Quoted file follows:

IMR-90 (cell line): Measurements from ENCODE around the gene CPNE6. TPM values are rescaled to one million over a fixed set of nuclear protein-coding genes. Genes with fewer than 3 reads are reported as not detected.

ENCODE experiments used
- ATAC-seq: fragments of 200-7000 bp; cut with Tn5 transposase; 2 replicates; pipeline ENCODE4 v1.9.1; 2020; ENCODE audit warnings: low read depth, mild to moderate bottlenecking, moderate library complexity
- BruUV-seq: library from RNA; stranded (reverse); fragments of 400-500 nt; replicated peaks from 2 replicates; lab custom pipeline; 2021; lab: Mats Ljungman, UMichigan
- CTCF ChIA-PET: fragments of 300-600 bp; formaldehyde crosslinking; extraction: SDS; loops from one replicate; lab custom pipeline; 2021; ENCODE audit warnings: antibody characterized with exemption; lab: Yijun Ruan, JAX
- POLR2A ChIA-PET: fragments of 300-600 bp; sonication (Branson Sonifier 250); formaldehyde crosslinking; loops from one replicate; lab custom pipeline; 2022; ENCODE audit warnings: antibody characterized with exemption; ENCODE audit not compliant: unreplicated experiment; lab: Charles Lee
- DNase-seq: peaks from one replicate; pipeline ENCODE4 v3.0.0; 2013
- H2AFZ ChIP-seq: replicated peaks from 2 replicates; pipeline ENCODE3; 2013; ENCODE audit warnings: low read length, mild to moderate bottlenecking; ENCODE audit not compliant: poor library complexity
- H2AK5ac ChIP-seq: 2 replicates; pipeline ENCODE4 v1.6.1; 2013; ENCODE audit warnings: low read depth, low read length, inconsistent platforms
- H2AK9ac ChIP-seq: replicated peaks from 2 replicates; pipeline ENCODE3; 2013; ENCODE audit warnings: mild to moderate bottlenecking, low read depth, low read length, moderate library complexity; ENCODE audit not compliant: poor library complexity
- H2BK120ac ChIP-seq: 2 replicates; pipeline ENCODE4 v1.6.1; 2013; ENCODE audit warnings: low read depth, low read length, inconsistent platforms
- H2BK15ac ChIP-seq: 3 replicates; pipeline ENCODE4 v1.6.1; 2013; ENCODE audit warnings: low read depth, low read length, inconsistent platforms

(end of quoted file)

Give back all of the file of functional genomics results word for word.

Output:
IMR-90 (cell line): Measurements from ENCODE around the gene CPNE6. TPM values are rescaled to one million over a fixed set of nuclear protein-coding genes. Genes with fewer than 3 reads are reported as not detected.

ENCODE experiments used
- ATAC-seq: fragments of 200-7000 bp; cut with Tn5 transposase; 2 replicates; pipeline ENCODE4 v1.9.1; 2020; ENCODE audit warnings: low read depth, mild to moderate bottlenecking, moderate library complexity
- BruUV-seq: library from RNA; stranded (reverse); fragments of 400-500 nt; replicated peaks from 2 replicates; lab custom pipeline; 2021; lab: Mats Ljungman, UMichigan
- CTCF ChIA-PET: fragments of 300-600 bp; formaldehyde crosslinking; extraction: SDS; loops from one replicate; lab custom pipeline; 2021; ENCODE audit warnings: antibody characterized with exemption; lab: Yijun Ruan, JAX
- POLR2A ChIA-PET: fragments of 300-600 bp; sonication (Branson Sonifier 250); formaldehyde crosslinking; loops from one replicate; lab custom pipeline; 2022; ENCODE audit warnings: antibody characterized with exemption; ENCODE audit not compliant: unreplicated experiment; lab: Charles Lee
- DNase-seq: peaks from one replicate; pipeline ENCODE4 v3.0.0; 2013
- H2AFZ ChIP-seq: replicated peaks from 2 replicates; pipeline ENCODE3; 2013; ENCODE audit warnings: low read length, mild to moderate bottlenecking; ENCODE audit not compliant: poor library complexity
- H2AK5ac ChIP-seq: 2 replicates; pipeline ENCODE4 v1.6.1; 2013; ENCODE audit warnings: low read depth, low read length, inconsistent platforms
- H2AK9ac ChIP-seq: replicated peaks from 2 replicates; pipeline ENCODE3; 2013; ENCODE audit warnings: mild to moderate bottlenecking, low read depth, low read length, moderate library complexity; ENCODE audit not compliant: poor library complexity
- H2BK120ac ChIP-seq: 2 replicates; pipeline ENCODE4 v1.6.1; 2013; ENCODE audit warnings: low read depth, low read length, inconsistent platforms
- H2BK15ac ChIP-seq: 3 replicates; pipeline ENCODE4 v1.6.1; 2013; ENCODE audit warnings: low read depth, low read length, inconsistent platforms